What you don’t need to tell them is that, despite its powerful appearance, it’s actually a relatively straightforward climb.
If you take the CV-736, you can pull off on a side track and park near the shooting club.
Tackling the mountain from the east side the going is surprisingly easy, as the path winds up along grey limestone terraces.
It’s only near the top that you’ll need to go carefully, as there’s a fair bit of scree after about 600 metres or so.
After that you can drink in the sight of Dénia and its port in miniature.
5. Les Rotes
The further east you go from the port the smaller and rockier the beaches get.
If you prefer small coves to sweeping beaches then you’ll love this part of the resort.
Les Rotes is a chain of little rock pools and cute beaches that despite being in a quiet part of Dénia are complemented by a clutch of posh seafood restaurants.
They take advantage of the exquisite scenery, with clear views of the golden sandstone cliffs of Cabo San Antonio and across the waters of the marine park below.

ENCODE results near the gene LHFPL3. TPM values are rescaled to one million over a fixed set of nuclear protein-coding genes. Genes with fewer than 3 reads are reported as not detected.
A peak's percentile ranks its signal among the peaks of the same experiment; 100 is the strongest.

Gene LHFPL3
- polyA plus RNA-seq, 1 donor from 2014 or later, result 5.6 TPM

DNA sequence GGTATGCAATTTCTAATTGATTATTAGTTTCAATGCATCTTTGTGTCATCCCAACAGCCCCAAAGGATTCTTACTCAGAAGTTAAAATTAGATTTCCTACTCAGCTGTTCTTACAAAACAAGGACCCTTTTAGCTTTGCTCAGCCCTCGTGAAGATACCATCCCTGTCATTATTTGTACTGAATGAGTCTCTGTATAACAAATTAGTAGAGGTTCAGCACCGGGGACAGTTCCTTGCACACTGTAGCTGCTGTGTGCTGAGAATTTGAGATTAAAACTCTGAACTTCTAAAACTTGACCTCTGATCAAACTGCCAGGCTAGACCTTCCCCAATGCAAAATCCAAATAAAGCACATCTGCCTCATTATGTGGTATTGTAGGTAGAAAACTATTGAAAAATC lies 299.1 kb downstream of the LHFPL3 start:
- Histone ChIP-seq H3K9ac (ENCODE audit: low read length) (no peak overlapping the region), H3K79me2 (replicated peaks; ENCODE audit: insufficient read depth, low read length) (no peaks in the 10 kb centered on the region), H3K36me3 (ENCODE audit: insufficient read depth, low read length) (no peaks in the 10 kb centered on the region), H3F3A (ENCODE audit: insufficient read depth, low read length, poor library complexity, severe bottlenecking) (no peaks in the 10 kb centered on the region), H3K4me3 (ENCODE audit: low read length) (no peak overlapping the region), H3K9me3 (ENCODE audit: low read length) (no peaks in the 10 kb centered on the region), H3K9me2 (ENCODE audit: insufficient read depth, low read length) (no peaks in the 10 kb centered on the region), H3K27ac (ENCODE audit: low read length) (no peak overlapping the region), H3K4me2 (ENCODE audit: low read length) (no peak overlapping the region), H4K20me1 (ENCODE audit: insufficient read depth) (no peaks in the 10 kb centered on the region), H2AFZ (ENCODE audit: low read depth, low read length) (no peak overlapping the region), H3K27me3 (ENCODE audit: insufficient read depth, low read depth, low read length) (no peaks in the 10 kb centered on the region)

6. Local Gastronomy
Dénia’s fishing industry is alive and well, in part thanks to one specific type of crustacean.
The Dénia red prawn has a bright red tint and lives in a deep sea trench 600 metres beneath the surface between this part of the Valencian coast and Ibiza.
Its habitat and algae diet gives it a flavour that gourmands claim is unmatched – but be prepared to shell out a bit extra for this type of prawn because it’s tricky to catch.
The local seafood paella is as good as any you’ll taste, and you should also sample espencat, a Valencian salad with red peppers and aubergine, and usually served with cod.
7. Gerro Tower
You could also take an exhilarating seafront walk up to this vase-like historic watchtower, perched on the bluffs on the Dénia side of Cabo de San Antonio.
It was built in the mid-16th century during the reign of Carlos I, and was part of the first generation of coastal watchtowers designed to detect or even fight off incursions by Berber pirates.
The structure belonged to a system of defences that would communicate with each other via mirrors or smoke, and this one would have been pretty self-sufficient as it was built on a freshwater spring.
The most exciting part for amateur historians is the surviving coat of arms of Carlos V, with the two-headed eagle of the Habsburg Empire.
8. Barrio Baix la Mar
One of the nicest parts of Dénia for strolling is the Barrio Baix la Mar, a seafront quarter that for centuries had a large population of fishermen and sailors.